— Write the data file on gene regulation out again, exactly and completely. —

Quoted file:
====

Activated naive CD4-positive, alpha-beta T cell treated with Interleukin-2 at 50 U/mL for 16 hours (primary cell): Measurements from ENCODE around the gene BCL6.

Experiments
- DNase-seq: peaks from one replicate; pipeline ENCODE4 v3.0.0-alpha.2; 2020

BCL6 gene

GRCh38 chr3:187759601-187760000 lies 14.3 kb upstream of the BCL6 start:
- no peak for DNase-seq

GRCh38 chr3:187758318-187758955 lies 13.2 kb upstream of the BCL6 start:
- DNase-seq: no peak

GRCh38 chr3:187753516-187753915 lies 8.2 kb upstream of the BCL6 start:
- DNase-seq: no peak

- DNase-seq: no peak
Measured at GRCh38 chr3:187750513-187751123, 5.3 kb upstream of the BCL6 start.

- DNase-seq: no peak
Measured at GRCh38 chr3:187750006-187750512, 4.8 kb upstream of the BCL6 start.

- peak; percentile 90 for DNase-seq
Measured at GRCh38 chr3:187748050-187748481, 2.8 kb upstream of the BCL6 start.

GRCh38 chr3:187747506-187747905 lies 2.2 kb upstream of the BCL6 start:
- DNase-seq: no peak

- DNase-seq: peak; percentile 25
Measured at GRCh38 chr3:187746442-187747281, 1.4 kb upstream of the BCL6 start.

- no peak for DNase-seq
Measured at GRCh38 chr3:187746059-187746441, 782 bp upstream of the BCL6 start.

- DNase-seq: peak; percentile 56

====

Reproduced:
Activated naive CD4-positive, alpha-beta T cell treated with Interleukin-2 at 50 U/mL for 16 hours (primary cell): Measurements from ENCODE around the gene BCL6.

Experiments
- DNase-seq: peaks from one replicate; pipeline ENCODE4 v3.0.0-alpha.2; 2020

BCL6 gene

GRCh38 chr3:187759601-187760000 lies 14.3 kb upstream of the BCL6 start:
- no peak for DNase-seq

GRCh38 chr3:187758318-187758955 lies 13.2 kb upstream of the BCL6 start:
- DNase-seq: no peak

GRCh38 chr3:187753516-187753915 lies 8.2 kb upstream of the BCL6 start:
- DNase-seq: no peak

- DNase-seq: no peak
Measured at GRCh38 chr3:187750513-187751123, 5.3 kb upstream of the BCL6 start.

- DNase-seq: no peak
Measured at GRCh38 chr3:187750006-187750512, 4.8 kb upstream of the BCL6 start.

- peak; percentile 90 for DNase-seq
Measured at GRCh38 chr3:187748050-187748481, 2.8 kb upstream of the BCL6 start.

GRCh38 chr3:187747506-187747905 lies 2.2 kb upstream of the BCL6 start:
- DNase-seq: no peak

- DNase-seq: peak; percentile 25
Measured at GRCh38 chr3:187746442-187747281, 1.4 kb upstream of the BCL6 start.

- no peak for DNase-seq
Measured at GRCh38 chr3:187746059-187746441, 782 bp upstream of the BCL6 start.

- DNase-seq: peak; percentile 56